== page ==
In the generic class Class<T> the method getConstructors() has a return type with unknown generic type parameter instead of T. The reason for this is explainend in the javadoc.

Note that while this method returns an array of Constructor<T> objects (that is an array of constructors from this class), the return type of this method is Constructor<?>[] and not Constructor<T>[] as might be expected. This less informative return type is necessary since after being returned from this method, the array could be modified to hold Constructor objects for different classes, which would violate the type guarantees of Constructor<T>[].

A colleague of mine and I have tried to understand that explanation. In our understanding they are basically saying that it is of unknown generic type, because some caller could put other Constructor objects into that array. Did we get that right? And if so, why would someone design an API this way. Wouldn't it be better to use the specific type and trust the programmer to use the array correctly? To us it sounds a little like "We are making a worse API because the programmer using it might try something stupid". Where lies our fallacy?

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    Good question. If this is indeed the rationale, it is not that strong. One can argue this for every collection of items. It is up to the caller to process the result, not the callee to provide a good return type. – Willem Van Onsem Jul 1 '14 at 13:45
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    See the discussion at the bottom of this answer – assylias Jul 1 '14 at 13:48
  • @assylias thanks, missed that one while searching for an answer. My question kind of remains: Isn't it possible to use Constructor<T>[] anyway and rely on the caller to do the right thing? And if so, why decide against it? – André Stannek Jul 1 '14 at 13:58
  • @AndréStannek You are right. It is very hard to understand the reasoning behind considering such an API choice. However, since the API method exists since JDK 1.1, the developers probably decided to stick to returning an array instead of an immutable alternative, which actually supports the reasoning provided. However, a better way would have been to provide a wrapper function that returned an immutable collection. – Ashu Pachauri Jul 1 '14 at 14:37
  • Well, backward compatibility does not explain why no additional method like getConstructorsAsList was added. And we are talking about a reflection feature here. I could pass anything as a parameter to a reflective constructor call without getting any type safety warning. Ironically, I could even pass the returned Constructor<?>[] array to a constructor which expects Constructor<T>[] (for whatever T is) from that array… – Holger Jul 1 '14 at 15:15

The point that was mentioned by Ashu Pachauri in the comment (namely, that the array is returned for backward compatibility) is certainly valid. And in general, arrays and generics don't play together very well. (For evidence, look for all the stackoverflow questions related to "Generic Arrays"...)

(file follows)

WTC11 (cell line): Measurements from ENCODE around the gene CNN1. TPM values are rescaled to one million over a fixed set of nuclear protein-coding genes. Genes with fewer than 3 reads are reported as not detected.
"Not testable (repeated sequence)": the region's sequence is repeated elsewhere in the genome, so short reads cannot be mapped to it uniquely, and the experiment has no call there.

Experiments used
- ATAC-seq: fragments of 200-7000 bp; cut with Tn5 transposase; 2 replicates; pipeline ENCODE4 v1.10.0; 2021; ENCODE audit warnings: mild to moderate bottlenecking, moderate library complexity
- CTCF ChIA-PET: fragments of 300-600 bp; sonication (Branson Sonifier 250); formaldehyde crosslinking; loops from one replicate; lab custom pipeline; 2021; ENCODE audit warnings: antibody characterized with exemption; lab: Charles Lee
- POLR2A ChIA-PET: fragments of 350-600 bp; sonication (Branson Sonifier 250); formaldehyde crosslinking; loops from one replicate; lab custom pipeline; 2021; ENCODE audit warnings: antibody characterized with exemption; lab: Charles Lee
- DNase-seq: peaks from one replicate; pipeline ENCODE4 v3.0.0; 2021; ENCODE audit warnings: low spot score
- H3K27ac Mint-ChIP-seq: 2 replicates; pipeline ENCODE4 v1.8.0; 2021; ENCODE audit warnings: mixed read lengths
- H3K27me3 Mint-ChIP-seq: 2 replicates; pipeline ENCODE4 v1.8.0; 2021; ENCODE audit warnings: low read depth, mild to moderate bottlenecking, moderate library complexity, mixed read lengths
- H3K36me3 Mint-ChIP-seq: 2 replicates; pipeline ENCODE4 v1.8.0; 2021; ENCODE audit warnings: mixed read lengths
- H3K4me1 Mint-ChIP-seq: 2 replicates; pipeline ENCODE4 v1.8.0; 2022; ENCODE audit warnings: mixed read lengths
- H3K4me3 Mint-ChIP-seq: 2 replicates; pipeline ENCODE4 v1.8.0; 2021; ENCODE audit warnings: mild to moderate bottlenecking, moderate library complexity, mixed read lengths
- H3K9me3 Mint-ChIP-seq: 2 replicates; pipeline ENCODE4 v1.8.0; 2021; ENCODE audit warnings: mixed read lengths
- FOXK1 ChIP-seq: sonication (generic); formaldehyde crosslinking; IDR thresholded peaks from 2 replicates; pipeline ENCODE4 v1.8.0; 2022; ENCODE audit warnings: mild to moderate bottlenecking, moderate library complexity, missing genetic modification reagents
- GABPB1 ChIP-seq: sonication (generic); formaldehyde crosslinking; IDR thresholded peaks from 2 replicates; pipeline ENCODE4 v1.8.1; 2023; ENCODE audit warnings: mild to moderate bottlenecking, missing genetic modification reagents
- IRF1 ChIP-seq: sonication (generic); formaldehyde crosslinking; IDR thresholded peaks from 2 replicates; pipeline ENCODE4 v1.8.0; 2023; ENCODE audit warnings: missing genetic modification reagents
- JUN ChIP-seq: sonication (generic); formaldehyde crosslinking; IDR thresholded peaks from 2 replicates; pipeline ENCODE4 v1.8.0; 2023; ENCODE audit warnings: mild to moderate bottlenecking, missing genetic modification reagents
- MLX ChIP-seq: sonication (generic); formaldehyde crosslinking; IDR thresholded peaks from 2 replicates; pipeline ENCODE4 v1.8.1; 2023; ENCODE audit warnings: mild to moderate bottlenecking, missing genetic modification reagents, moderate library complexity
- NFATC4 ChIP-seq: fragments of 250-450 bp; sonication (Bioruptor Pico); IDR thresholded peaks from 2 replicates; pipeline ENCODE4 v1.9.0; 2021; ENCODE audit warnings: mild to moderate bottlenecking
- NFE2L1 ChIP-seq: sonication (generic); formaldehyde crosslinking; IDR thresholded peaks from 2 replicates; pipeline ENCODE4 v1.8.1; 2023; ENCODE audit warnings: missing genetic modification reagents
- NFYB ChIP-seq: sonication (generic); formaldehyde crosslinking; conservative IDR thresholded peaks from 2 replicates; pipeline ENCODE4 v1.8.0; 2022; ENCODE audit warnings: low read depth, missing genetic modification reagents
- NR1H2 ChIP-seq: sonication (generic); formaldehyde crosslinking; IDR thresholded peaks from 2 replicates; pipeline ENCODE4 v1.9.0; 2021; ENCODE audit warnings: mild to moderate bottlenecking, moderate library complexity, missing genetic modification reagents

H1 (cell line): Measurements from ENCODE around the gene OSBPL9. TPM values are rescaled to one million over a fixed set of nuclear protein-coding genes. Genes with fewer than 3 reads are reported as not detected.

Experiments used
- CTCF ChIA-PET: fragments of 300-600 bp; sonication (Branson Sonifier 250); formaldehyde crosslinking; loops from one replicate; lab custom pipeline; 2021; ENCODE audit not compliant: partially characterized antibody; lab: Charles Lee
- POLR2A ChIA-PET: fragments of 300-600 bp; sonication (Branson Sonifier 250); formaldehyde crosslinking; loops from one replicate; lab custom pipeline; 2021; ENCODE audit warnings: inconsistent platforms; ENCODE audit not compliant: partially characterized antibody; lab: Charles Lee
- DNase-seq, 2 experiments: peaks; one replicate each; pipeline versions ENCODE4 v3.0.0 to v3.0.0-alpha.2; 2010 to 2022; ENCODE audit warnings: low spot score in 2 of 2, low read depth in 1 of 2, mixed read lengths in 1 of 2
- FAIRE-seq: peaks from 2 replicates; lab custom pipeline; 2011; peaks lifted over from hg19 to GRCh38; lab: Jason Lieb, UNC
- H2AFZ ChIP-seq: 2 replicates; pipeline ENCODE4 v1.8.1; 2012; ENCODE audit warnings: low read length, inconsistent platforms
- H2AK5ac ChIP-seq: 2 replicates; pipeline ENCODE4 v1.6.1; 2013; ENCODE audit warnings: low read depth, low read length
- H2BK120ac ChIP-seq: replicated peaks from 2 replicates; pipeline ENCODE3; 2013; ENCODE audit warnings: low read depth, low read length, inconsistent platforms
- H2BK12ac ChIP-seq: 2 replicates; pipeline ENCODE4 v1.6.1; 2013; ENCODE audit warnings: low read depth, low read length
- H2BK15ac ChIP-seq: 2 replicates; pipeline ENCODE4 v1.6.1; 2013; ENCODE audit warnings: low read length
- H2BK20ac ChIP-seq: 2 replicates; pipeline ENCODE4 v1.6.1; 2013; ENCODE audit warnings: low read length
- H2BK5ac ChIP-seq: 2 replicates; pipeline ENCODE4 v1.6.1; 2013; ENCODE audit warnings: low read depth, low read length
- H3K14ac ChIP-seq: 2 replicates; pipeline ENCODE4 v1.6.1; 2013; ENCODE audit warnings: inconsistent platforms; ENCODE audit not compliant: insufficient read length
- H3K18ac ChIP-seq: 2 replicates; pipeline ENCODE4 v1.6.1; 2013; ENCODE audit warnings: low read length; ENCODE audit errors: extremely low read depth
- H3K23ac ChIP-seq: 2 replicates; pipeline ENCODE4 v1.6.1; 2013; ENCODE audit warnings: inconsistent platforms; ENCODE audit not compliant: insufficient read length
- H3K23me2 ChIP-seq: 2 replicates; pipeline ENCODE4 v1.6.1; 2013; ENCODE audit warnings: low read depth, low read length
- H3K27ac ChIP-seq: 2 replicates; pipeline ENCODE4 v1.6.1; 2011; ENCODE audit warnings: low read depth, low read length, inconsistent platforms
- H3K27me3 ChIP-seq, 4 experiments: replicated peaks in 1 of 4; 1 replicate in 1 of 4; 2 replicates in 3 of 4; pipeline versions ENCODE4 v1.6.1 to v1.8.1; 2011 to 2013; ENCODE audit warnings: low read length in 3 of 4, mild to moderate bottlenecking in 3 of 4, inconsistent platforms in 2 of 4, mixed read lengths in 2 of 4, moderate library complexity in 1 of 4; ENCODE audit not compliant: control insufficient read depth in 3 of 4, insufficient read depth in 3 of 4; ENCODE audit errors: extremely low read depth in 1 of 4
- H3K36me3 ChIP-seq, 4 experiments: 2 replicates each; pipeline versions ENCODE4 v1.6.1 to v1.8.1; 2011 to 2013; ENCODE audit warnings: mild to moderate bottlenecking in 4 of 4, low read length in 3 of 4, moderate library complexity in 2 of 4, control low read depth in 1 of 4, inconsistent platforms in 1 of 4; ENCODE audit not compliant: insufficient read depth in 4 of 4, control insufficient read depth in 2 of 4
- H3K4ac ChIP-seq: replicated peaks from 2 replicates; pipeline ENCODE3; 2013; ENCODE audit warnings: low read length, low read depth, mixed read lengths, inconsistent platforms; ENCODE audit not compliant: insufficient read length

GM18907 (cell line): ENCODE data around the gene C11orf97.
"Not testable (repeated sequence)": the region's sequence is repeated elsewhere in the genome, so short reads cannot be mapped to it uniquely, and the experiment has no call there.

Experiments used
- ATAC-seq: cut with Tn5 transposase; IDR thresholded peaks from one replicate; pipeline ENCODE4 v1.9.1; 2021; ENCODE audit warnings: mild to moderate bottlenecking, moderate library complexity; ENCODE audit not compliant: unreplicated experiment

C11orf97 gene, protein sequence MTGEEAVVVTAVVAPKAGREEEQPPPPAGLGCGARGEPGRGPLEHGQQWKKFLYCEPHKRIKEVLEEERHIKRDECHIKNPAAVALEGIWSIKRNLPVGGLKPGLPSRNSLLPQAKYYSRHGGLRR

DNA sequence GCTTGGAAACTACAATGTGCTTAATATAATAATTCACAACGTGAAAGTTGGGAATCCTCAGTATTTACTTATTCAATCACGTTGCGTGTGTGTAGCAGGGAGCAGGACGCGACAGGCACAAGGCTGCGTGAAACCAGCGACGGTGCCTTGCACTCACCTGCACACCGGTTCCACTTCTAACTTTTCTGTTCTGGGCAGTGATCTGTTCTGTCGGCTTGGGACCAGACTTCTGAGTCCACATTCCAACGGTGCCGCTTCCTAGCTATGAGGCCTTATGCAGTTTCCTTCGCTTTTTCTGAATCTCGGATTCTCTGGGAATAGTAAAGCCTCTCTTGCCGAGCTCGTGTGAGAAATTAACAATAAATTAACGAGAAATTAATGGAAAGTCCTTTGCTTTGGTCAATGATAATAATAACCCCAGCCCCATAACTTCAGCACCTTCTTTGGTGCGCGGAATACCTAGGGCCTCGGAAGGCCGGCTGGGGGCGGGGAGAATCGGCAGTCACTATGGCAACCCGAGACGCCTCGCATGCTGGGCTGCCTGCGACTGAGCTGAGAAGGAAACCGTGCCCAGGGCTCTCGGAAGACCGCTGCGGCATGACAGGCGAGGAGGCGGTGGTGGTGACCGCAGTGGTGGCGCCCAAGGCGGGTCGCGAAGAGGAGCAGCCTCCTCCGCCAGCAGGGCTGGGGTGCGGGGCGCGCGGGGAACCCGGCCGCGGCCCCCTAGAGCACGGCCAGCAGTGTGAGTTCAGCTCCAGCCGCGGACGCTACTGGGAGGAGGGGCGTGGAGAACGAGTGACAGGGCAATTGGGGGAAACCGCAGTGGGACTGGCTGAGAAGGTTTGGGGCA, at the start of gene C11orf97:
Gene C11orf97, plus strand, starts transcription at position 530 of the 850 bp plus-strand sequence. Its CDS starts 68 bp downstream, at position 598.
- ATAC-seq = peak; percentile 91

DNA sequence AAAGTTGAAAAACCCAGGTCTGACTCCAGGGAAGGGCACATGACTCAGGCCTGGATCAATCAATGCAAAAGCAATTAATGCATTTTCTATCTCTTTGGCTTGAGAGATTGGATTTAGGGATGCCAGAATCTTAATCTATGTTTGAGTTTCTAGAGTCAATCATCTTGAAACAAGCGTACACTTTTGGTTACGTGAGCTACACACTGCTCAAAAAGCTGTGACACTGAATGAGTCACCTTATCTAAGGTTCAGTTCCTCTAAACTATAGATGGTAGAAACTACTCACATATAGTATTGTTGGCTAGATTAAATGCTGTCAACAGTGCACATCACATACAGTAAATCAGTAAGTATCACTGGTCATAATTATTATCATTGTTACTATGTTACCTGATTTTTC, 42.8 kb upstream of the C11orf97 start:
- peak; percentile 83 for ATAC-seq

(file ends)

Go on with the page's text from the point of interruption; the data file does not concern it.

Additionally, there is a rule that an API should be easy to use and hard to misuse. In this case, this is related to the Principle of least astonishment: Someone obtaining the constructors with this method could perform a perfectly legal sequence of operations on the returned array, and in the end, receive an unexpected ClassCastException. So one could say that the fact that a Constructor<?>[] array is returned aims at a "fail-fast" behavior.

An illustrative example:

import java.lang.reflect.Constructor;

public class GetConstructorsReturnType
    public static void main(String[] args) throws Exception
        // This causes a warning, due to the cast, but imagine
        // this was possible
        Constructor<DerivedA> constructorsA[] =

        // The following lines are valid due to the subtype
        // relationship, but would not be valid if constructorsA
        // was declared as "Constructor<?>"
        Constructor<? extends Base> constructors[] = constructorsA;
        constructors[0] = DerivedB.class.getConstructor();

        // This causes a ClassCastException (and would also not
        // be possible constructorsA was declared as "Constructor<?>"
        DerivedA instance = constructorsA[0].newInstance();
class Base
class DerivedA extends Base
    public DerivedA()
class DerivedB extends Base
    public DerivedB()
  • We are still not sure if we agree with that design decision but your answer made it better comprehensible for us. I guess it doesn't get any better than that ;-) Thanks! – André Stannek Jul 2 '14 at 7:03

It's the exact same reason why you are not allowed to do new Constructor<T>[], but you are allowed to do new Constructor<?>[]. You can apply your same argument and say "Wouldn't it be better to use the allow the specific type and trust the programmer to use the array correctly?" Well, Java decided no. (You can imagine that inside the getConstrucotrs method, they need to create an array of Constructor, and they cannot do new Constructor<T>[] but they can do new Constructor<?>[].)

Of course, you can make an unchecked cast of the Constructor<?>[] to the Constructor<T>[], but that will give you a warning in your code, in which case you would take responsibility for making sure it's safe. But if the getConstructors method this this unchecked cast in their code, you as the caller would never be warned about the unsafeness.

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